It is often advised that one shouldn’t feed wild ducks or other wild waterfowl since that leads to overpopulation and aggression. We follow this general rule however we never say no to two very special ducks, our Quakie and Tipsy, who were raised here from the time they were ducklings, migrated in winter and returned in spring both in 2016 and 2017. Two ducks don’t sound like very many, yet, our garden and pond is already too small for both of them and their mates, and fights between the males occurs daily, sometimes several times a day.
Quakie was the first to return in February and claimed the Duck Tube nest for herself. Tipsy was a little late to return, and was chased away repeatedly by Frankie, Quakie’s drake, who was aggressively defending his mate’s food source. It is difficult to explain to a duck that there will be enough cracked corn for everybody if only they would share. To them it’s a limited commodity- only available a few times a day when a human came out to fill the food tray. A compromise was made – a second feeding area was established far apart from the first, so Tipsy could access the food unmolested. Sometimes this helped and sometimes it didn’t. Ducks can see and hear extremely well and Frankie caught on very fast.
During the breeding season, a mallard hen in the wild is constantly at the mercy of testosterone-fuelled, unattached drakes looking to have a good time. Tipsy had a bonded drake to protect her, but sometimes there is only so much a single drake can do to ward off a whole gang. Just a few days ago we witnessed a lone female chased by up to 4 drakes, and attacked in the pasture across the lane from our home. The drakes pinned the poor duck to the ground and were having their way with her. We were too far away to do much to help, and couldn’t help wondering if the poor victim were Tipsy.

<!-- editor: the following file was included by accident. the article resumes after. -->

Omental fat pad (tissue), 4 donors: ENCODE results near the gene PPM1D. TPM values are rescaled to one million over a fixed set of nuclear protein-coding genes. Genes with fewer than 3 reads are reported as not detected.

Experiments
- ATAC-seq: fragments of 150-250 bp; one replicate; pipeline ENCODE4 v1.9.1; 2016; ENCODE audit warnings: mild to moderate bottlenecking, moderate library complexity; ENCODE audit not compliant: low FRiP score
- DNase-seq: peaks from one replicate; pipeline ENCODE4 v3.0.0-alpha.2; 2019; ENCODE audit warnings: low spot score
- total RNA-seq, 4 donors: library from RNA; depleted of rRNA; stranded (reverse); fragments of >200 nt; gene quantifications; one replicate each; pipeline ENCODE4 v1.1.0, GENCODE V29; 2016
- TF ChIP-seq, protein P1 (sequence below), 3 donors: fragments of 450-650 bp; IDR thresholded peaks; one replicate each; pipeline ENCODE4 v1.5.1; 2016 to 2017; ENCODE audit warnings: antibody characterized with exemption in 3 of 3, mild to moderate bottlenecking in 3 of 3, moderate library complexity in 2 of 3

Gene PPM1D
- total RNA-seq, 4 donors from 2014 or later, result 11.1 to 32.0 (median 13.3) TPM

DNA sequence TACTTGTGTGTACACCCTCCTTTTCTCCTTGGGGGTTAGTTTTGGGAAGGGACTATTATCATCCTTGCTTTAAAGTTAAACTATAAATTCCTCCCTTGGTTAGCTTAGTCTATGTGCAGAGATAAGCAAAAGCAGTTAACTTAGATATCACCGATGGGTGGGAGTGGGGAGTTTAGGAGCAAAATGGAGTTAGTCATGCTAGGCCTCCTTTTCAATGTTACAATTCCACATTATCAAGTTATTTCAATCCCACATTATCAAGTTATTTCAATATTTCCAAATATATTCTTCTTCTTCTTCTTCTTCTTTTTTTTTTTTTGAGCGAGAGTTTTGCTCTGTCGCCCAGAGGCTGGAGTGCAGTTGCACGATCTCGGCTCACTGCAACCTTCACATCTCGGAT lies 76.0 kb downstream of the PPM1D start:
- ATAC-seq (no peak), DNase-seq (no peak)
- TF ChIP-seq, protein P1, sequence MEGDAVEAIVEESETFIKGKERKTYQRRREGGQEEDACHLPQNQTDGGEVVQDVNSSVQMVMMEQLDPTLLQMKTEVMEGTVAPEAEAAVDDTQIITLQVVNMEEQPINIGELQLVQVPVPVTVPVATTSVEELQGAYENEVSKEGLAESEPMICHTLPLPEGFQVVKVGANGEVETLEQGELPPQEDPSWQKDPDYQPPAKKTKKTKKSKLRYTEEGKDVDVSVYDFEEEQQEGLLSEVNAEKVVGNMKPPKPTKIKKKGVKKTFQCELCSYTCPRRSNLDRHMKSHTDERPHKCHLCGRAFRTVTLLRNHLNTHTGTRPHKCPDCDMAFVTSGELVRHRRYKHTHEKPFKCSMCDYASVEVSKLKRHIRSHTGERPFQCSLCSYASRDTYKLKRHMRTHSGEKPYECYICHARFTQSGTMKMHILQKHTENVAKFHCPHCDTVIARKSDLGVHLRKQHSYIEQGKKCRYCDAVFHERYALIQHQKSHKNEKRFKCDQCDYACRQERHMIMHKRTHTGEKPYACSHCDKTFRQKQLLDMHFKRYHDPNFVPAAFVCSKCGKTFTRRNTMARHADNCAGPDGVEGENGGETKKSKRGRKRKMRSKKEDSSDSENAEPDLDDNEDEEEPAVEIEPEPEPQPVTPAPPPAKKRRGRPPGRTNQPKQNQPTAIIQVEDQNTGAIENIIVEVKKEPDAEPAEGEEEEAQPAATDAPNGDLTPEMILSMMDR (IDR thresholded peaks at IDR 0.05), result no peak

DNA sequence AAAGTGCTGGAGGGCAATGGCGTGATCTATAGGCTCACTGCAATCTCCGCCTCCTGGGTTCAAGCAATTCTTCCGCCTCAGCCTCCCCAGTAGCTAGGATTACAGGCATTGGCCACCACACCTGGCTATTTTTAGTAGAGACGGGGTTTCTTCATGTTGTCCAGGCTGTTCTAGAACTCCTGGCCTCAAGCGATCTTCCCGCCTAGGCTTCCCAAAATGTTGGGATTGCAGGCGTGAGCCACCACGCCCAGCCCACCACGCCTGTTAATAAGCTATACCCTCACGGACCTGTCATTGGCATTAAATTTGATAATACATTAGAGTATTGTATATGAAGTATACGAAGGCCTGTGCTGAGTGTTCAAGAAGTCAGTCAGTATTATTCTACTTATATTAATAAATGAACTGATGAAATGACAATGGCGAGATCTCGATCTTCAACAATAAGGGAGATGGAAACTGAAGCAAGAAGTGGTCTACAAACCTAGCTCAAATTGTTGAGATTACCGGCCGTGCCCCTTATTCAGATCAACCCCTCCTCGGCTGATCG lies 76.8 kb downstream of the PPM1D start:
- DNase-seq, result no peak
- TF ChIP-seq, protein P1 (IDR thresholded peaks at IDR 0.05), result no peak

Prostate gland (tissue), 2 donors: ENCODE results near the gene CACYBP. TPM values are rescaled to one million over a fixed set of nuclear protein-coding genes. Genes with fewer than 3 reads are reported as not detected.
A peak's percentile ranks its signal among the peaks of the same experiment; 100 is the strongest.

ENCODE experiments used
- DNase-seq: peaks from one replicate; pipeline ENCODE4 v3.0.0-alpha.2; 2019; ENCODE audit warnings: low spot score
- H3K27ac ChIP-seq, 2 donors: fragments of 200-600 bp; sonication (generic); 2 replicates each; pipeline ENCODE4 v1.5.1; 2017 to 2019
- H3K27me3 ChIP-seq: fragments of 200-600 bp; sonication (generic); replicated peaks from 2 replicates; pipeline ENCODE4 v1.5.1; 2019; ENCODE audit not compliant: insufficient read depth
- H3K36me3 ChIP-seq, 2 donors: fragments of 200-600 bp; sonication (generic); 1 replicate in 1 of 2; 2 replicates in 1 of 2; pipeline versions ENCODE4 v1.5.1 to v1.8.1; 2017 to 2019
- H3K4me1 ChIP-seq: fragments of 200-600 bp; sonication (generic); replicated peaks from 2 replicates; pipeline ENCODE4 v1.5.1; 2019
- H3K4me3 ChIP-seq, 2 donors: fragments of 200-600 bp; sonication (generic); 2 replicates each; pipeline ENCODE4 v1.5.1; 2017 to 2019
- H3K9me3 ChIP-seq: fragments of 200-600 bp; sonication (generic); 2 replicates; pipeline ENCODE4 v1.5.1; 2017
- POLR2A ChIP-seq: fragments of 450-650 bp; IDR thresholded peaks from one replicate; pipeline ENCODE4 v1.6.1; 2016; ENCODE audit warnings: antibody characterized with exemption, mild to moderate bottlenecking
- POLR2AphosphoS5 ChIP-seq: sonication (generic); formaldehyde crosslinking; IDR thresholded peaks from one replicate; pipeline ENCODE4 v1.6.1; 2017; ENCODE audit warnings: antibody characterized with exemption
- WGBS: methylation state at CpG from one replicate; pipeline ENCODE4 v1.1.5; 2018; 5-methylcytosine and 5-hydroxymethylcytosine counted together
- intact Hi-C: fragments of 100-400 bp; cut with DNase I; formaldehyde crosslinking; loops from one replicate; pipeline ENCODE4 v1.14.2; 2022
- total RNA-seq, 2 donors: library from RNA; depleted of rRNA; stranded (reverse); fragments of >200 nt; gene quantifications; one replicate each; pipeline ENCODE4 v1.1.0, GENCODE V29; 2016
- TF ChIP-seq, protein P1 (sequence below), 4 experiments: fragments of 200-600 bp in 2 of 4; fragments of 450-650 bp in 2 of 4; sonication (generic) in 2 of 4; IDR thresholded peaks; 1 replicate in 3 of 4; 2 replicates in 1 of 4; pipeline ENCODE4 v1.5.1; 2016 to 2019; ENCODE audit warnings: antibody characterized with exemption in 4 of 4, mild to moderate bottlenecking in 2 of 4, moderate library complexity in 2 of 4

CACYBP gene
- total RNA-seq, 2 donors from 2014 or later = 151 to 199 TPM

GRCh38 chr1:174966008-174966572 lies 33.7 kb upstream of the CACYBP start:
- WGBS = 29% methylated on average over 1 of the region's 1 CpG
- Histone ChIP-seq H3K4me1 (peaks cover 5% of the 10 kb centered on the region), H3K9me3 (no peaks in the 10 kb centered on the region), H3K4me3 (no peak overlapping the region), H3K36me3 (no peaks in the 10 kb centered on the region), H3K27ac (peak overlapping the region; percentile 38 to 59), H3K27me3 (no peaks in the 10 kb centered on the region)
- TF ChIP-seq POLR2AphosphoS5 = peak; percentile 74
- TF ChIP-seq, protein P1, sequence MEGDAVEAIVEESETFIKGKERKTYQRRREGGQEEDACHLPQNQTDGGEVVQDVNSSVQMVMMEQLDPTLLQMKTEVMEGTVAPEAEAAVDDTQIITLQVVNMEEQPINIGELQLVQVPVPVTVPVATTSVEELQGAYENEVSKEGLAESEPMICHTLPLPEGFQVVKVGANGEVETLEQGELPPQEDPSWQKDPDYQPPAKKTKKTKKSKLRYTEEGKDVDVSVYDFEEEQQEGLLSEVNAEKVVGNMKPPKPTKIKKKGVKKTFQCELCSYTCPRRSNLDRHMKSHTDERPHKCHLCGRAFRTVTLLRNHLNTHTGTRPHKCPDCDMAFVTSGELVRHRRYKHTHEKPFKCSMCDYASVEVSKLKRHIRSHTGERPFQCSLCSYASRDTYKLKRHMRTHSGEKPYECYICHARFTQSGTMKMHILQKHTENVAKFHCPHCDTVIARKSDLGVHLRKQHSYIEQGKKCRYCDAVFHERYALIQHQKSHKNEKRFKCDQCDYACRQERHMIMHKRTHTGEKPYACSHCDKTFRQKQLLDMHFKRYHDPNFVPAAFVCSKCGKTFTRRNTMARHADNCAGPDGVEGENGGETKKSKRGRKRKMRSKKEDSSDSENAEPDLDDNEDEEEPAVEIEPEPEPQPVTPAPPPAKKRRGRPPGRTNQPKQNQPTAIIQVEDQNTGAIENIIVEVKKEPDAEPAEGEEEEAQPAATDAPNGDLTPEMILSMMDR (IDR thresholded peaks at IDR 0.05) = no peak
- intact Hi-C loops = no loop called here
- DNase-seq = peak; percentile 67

One day, a pair of drakes chased a mallard hen all the way into our pond. We thought they were attacking Quakie, and shooed them away. The female they were after took off from the water with Frankie and the other drakes in hot pursuit. A few minutes later, we realised Quakie was still in the pond – hiding under the overhang of the deck. She had flattened her whole body down to the level of the water keeping absolutely still, and went unnoticed by the attacking drakes. The female they had chased was probably Tipsy, who had sought refuge at our pond but was unable to escape the aggressive drakes even there.
Things changed when Quakie began sitting on her eggs to incubate them. Frankie was absent for days at a time, and Tipsy spent several days at our pond undisturbed, hiding among the reeds or under the deck. She came out of the water to eat only when we were around, and acted a little strange, as if frightened of something (though not us). Tipsy’s partner (we will call him Eddie) appeared now and again to hang out with her, but didn’t stay long. He flew away if he saw us. Tipsy however behaved like she always did – running to us, clucking and whistling softly, when we brought food to her.